Im*pe"ri*al*ism(?), n. 1. The power or character of an emperor; imperial authority; the spirit of empire.
Roman imperialism had divided the world.C. H. Pearson.
2. The policy, practice, or advocacy of seeking, or acquiescing in, the extension of the control, dominion, or empire of a nation, as by the acquirement of new, esp. distant, territory or dependencies, or by the closer union of parts more or less independent of each other for operations of war, copyright, internal commerce, etc. The practise of building or extending an empire.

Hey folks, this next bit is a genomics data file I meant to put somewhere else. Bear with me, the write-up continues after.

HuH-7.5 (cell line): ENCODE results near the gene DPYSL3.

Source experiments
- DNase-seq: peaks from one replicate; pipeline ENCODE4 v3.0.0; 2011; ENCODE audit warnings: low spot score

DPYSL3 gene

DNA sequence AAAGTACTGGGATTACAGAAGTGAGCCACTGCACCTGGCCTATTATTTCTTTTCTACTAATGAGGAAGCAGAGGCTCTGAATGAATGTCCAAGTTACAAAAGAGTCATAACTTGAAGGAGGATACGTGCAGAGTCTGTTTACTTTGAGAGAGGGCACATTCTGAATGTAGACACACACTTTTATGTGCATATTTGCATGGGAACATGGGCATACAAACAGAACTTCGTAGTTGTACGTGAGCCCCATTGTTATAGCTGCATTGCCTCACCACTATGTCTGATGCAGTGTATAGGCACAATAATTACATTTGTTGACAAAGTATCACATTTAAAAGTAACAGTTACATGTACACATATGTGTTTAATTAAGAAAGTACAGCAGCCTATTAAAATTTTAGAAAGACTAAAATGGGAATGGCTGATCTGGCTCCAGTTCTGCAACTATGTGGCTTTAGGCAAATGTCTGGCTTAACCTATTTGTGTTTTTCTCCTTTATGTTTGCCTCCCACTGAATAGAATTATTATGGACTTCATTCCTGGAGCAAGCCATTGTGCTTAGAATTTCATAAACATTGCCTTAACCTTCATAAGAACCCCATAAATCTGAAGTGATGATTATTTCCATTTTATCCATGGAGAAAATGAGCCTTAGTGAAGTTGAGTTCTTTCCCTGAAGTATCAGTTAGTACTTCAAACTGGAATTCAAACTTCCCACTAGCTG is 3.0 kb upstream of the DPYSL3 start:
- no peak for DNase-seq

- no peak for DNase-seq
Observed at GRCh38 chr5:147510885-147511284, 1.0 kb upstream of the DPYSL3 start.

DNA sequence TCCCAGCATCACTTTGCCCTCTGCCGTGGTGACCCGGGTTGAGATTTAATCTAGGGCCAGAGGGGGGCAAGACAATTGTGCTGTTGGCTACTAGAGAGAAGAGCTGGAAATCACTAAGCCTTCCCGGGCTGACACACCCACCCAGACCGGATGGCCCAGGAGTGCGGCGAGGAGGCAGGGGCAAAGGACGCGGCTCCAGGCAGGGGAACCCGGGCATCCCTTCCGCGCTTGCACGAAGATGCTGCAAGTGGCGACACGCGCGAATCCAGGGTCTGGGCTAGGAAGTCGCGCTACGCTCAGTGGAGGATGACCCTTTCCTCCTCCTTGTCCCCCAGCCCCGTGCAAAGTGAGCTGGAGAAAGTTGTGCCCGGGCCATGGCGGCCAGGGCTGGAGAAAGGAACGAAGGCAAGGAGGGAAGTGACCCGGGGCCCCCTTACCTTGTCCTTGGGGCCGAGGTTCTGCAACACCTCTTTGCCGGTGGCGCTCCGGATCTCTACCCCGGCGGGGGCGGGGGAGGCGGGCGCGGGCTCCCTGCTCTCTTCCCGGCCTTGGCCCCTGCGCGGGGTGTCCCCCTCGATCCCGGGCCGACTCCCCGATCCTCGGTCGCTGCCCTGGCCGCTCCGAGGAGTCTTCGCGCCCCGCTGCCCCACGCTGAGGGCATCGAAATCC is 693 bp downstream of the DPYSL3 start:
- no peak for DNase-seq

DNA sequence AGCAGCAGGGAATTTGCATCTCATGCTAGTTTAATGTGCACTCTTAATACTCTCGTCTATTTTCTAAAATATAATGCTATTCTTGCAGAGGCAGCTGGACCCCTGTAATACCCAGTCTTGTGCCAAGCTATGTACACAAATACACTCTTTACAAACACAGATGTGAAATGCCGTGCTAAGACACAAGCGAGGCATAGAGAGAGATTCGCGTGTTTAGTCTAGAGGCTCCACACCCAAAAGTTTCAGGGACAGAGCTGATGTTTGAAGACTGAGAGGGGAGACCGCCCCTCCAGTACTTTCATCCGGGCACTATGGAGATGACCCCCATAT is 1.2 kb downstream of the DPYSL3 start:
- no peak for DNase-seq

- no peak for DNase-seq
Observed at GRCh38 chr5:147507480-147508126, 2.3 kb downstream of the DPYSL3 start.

[Webster 1913 Suppl. +PJC]
The tide of English opinion began to turn about 1870, and since then it has run with increasing force in the direction of what is called imperialism.James Bryce.
[Webster 1913 Suppl.]
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